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Tales of Woe
     

Tales of Woe

5.0 2
by John Reed
 

True stories of totally undeserved suffering. Spectacularly depressing. Nobody gets their just deserts. Crushing defeats. No happy endings. Abject misery. Pointless, endless grief.

No lessons of temperance or moderation. No saving grace. No divine intervention. No salvation.
 
Sin, suffering, redemption. That’s the movie, that’s the front

Overview

True stories of totally undeserved suffering. Spectacularly depressing. Nobody gets their just deserts. Crushing defeats. No happy endings. Abject misery. Pointless, endless grief.

No lessons of temperance or moderation. No saving grace. No divine intervention. No salvation.
 
Sin, suffering, redemption. That’s the movie, that’s the front page news, that’s the story of popular culture—of American culture. A ray of hope. A comeuppance. An all-for-the-best. Makes it easier to deal with the world’s misery—to know that there’s a reason behind it, that it’ll always work out in the end, that people get what they deserve. The fact: sometimes people suffer for no reason. No sin, no redemption—just suffering, suffering, suffering. Tales of Woe compiles today’s most awful narratives of human wretchedness. This is not Hollywood catharsis (someone overcomes something and the viewer is uplifted), this is the katharsis of Ancient Greece: you watch people suffer horribly, and then feel better about your own life. Tales of Woe tells stories of murder, accident, depravity, cruelty, and senseless unhappiness: and all true.
 
The Tales: strange, unexpected, morbidly enticing. Told straight—with elegance, restraint, and simplicity. The design: a one-of-kind white text on black paper, fluidly readable, and coupled with fifty pages of full-color art. 

Editorial Reviews

Publishers Weekly
In the 25 essays that comprise this grimly fascinating volume, Reed shines a light into some very dark corners. From its opening tale of South African baboons with a taste for human babies (they start with the heads, in case you're wondering) to a thoroughly icky account of a middle-aged woman's seduction of young boys, these are literary snapshots of the world at its worst. Some of the players are familiar - Sarah Palin makes a profoundly odd appearance - while others are victims whose circumstances weren't sensational enough to warrant mainstream media attention. In the hands of a lesser writer, these tales could easily have slipped into the realm of exploitation, but Reed never lets that happen. His prose, by turns terse and lyrical, is accompanied by 45 pages of original full-color art from 11 pop artists. Representing a wide range of styles and often reminiscent of pre-code comic art of the 1930s and '40s, the illustrations are perfect companions to Reed's bleak but fiercely compelling tableaux. It's intriguing stuff, but not for the faint-hearted (or weak-stomached). Illustrations.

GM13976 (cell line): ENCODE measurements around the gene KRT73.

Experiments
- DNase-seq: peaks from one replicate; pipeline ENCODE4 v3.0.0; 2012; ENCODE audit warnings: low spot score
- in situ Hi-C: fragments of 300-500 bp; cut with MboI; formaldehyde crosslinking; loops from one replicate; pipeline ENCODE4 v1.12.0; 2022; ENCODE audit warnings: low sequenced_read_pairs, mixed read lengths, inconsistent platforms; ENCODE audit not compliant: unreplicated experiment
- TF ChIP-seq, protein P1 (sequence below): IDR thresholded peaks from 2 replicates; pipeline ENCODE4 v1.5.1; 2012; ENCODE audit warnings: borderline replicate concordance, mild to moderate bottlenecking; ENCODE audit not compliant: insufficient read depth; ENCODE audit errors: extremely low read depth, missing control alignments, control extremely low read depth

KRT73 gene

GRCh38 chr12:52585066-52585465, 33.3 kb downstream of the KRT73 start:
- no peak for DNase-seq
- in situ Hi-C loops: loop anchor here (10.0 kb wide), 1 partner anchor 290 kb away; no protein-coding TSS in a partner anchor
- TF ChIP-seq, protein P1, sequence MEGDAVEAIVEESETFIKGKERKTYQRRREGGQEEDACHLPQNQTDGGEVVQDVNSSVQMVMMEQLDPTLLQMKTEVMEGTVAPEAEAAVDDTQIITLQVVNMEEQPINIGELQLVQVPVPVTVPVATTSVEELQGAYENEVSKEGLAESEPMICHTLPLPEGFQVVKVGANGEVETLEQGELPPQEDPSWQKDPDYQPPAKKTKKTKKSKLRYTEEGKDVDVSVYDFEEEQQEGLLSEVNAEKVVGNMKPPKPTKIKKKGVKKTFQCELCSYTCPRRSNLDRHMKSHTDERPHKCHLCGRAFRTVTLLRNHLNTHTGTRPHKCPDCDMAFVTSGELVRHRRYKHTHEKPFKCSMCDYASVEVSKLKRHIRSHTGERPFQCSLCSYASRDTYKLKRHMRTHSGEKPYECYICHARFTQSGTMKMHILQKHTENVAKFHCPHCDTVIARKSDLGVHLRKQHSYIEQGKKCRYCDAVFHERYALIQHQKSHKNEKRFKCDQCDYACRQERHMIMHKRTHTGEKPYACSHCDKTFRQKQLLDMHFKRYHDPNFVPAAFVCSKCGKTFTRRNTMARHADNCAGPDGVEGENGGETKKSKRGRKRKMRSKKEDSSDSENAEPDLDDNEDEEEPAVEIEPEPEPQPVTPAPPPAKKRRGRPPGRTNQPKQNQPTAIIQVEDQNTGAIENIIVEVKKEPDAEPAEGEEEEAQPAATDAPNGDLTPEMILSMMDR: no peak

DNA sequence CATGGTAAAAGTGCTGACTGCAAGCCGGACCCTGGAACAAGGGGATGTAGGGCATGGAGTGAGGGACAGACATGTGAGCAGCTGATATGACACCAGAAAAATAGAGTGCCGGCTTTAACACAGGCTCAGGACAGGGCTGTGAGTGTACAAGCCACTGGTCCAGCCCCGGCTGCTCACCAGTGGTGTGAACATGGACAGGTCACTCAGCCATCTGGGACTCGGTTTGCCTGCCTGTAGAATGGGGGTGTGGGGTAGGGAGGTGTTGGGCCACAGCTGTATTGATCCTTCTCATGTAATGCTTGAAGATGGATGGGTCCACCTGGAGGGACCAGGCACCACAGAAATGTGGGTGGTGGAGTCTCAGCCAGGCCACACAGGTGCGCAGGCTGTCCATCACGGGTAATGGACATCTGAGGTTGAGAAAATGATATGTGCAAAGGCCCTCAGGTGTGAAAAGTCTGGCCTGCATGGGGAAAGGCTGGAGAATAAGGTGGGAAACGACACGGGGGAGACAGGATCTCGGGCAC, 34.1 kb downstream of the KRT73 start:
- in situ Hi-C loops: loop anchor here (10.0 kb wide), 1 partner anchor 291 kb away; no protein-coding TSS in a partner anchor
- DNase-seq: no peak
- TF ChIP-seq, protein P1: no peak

Copyright © Reed Business Information, a division of Reed Elsevier Inc. All rights reserved.

Product Details

ISBN-13:
9781576875407
Publisher:
powerHouse Books
Publication date:
08/17/2010
Pages:
204
Product dimensions:
5.10(w) x 7.00(h) x 0.90(d)

Meet the Author

John Reed is the author of the novels A Still Small Voice (Delta, 2001), Snowball’s Chance (Roof Books, 2002), and The Whole (MTV Press, 2005), as well as a play adapted from the works of William Shakespeare, All the World’s A Grave (Plume, 2008).